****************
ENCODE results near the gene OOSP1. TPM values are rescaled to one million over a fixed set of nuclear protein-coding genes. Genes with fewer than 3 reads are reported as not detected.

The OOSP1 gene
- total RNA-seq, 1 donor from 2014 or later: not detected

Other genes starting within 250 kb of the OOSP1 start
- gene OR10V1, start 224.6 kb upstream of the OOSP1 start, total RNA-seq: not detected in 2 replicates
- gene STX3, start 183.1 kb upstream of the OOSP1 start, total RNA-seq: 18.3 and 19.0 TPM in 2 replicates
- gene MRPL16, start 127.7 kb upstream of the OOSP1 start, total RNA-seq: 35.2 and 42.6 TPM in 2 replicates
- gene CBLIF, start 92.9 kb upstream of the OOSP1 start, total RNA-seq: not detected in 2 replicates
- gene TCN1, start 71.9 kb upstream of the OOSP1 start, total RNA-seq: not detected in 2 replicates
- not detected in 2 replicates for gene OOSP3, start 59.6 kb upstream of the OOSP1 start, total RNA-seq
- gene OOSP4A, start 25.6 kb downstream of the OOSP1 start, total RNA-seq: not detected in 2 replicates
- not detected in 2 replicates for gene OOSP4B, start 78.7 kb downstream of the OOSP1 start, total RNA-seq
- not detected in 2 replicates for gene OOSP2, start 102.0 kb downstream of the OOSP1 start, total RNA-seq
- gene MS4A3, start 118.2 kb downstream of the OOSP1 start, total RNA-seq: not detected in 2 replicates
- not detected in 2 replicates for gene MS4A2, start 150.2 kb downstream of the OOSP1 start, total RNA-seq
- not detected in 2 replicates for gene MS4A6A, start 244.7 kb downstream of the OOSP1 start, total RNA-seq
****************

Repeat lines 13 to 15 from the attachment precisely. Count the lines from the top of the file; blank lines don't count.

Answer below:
- not detected in 2 replicates for gene OOSP2, start 102.0 kb downstream of the OOSP1 start, total RNA-seq
- gene MS4A3, start 118.2 kb downstream of the OOSP1 start, total RNA-seq: not detected in 2 replicates
- not detected in 2 replicates for gene MS4A2, start 150.2 kb downstream of the OOSP1 start, total RNA-seq